Reflection on the Beatles’ Arrival in 1964

In the winter of 1964, I was not even three years old. Consequently, I do not remember if I watched the Beatles or not when they came to New York to appear on the Ed Sullivan Show. What I do remember, however, is wiggling and jiggling, running around the house, and jumping on my parent’s bed with my sister to the songs “I Want to Hold Your Hand,” and “She Loves You, Yeah, Yeah, Yeah.”

I think it went on all spring and summer. Because the songs would repeat, I remember them. Who played them? Thus I get to a place in my mind that is, I think, a cross-over between the imagination and conscious memory. I see a little 45. The Fab Four are painted on the record’s sleeve. I vaguely remember bothering my mother to put it on the Hi-Fi, which she would do, only to be asked to play it again and again. When she left the living room, I had to have it. I put my finger in its hole, I bent it, and felt its grooves. In no time, it got cracked. It was thrown away.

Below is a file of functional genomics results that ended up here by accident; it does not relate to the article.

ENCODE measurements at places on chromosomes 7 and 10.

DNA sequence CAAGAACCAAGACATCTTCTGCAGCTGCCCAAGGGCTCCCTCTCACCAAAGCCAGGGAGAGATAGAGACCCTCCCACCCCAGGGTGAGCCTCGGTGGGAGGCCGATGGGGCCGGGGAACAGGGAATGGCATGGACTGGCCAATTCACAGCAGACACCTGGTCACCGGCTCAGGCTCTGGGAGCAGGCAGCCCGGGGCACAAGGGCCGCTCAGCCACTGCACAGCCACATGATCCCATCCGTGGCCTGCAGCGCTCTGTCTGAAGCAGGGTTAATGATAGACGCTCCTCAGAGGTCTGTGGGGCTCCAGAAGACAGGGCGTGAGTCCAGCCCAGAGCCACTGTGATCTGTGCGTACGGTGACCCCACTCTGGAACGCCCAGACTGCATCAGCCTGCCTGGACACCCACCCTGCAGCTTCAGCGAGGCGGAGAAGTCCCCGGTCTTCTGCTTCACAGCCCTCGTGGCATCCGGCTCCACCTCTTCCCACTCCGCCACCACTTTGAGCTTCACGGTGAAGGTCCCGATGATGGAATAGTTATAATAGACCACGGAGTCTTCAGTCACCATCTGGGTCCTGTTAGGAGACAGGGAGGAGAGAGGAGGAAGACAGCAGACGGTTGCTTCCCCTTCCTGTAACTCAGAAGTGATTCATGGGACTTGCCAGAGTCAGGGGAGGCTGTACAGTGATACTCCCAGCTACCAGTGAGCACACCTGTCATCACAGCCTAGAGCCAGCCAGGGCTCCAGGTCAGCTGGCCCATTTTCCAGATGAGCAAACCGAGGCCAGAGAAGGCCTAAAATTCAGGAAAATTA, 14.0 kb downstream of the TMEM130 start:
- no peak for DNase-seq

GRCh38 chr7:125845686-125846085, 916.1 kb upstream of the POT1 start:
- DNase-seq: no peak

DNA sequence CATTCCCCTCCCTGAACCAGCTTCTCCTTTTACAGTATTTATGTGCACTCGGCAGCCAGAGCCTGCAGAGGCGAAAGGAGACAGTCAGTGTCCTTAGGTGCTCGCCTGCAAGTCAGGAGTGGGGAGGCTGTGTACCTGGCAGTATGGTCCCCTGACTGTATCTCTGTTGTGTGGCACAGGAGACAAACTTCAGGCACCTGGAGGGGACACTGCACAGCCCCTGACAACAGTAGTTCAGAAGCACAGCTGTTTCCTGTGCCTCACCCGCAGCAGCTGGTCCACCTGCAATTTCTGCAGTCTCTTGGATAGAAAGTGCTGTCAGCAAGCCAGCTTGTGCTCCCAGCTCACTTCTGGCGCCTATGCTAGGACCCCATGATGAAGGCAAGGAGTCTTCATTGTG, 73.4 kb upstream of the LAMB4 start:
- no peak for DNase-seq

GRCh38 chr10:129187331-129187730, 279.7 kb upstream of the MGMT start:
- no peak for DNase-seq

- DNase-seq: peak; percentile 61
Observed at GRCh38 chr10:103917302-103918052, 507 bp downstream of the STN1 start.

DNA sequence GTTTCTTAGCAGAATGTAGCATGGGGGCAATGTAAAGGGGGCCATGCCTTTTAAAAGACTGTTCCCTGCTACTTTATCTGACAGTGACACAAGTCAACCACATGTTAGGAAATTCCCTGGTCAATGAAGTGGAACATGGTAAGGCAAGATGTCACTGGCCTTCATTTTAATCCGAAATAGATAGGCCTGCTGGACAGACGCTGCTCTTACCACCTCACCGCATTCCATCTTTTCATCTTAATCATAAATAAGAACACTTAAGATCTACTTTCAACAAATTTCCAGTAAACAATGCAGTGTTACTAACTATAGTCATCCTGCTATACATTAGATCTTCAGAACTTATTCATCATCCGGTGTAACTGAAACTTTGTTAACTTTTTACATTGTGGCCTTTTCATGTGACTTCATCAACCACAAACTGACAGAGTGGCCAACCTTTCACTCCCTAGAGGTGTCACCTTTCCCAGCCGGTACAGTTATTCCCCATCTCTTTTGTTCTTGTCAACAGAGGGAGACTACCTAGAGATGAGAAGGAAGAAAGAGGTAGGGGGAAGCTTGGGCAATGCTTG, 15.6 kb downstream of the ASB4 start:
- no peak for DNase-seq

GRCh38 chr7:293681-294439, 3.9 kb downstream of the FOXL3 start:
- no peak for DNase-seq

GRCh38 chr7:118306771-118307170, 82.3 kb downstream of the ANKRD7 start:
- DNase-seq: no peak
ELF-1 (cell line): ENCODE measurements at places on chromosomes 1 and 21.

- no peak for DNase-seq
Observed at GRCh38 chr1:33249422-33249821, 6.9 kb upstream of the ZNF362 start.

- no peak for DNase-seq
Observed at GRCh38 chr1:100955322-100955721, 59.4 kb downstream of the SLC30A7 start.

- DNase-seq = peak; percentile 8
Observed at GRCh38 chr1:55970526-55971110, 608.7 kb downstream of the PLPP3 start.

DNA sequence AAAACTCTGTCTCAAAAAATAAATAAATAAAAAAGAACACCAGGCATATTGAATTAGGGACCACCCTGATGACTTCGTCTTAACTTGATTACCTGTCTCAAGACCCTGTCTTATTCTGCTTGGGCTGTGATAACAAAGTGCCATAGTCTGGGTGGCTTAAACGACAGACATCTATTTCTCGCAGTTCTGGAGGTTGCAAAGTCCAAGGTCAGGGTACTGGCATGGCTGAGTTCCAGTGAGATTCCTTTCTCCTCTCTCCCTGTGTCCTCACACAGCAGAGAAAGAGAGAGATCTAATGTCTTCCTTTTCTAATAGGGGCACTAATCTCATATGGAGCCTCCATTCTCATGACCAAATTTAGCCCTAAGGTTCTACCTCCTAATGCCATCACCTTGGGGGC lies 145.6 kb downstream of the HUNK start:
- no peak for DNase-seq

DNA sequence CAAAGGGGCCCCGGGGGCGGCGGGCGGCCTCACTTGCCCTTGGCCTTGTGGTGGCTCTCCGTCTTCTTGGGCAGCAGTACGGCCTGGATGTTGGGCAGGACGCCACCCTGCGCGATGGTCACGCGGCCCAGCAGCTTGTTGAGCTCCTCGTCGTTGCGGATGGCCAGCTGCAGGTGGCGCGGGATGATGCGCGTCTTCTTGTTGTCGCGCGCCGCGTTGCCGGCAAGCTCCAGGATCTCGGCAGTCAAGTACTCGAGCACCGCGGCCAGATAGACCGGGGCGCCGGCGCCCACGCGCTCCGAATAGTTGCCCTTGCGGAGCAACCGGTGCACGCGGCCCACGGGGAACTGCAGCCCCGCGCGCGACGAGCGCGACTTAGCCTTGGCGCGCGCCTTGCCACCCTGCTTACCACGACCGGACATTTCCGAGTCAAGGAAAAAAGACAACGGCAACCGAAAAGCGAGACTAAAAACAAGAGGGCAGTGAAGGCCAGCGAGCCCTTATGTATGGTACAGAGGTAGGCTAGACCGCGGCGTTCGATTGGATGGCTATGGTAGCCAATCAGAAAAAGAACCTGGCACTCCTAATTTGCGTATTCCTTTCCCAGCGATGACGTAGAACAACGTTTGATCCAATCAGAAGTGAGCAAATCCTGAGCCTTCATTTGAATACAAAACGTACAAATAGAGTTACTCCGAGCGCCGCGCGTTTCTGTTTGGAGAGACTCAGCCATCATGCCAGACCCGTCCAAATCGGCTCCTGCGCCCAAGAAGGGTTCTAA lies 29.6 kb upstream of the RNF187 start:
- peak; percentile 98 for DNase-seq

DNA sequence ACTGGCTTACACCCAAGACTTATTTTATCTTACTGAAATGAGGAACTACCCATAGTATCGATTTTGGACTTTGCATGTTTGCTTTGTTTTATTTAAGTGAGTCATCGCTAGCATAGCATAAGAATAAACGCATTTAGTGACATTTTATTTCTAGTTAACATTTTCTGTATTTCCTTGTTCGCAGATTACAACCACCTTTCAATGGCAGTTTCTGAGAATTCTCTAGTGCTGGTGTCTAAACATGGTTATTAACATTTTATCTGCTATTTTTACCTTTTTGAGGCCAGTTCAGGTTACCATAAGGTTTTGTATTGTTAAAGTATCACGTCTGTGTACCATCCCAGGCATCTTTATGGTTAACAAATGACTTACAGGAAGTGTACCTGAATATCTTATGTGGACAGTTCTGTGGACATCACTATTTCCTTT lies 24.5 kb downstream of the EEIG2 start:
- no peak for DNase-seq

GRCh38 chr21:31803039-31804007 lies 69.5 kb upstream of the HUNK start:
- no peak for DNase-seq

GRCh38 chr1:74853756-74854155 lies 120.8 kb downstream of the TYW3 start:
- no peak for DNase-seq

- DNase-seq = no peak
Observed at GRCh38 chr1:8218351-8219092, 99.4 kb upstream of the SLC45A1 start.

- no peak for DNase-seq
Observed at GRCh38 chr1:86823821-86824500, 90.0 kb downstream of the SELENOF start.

The 45 seems like something my father would have brought home. In the winter of 1964 people would still be reeling from the Kennedy assassination; but it also seems that by February people would be tired of being depressed, so they’d find something to be happy about, even if only on a superficial level. So I picture my dad driving down Indianapolis Boulevard on his way home from work. He’s in a Ford Falcon. He wears a fedora and smokes a cigarette. He is sick of the news droning on and on about the findings of the Warren Commissions, not to mention the Johnson Administration cabinet changes. And what about Vietnam? So he flips the radio dial. The Beatles come on. But it is not the first time he’s heard the song; it is probably something like the twenty-first time. He likes it; he thinks they are funny. So he pulls over to pick up the record.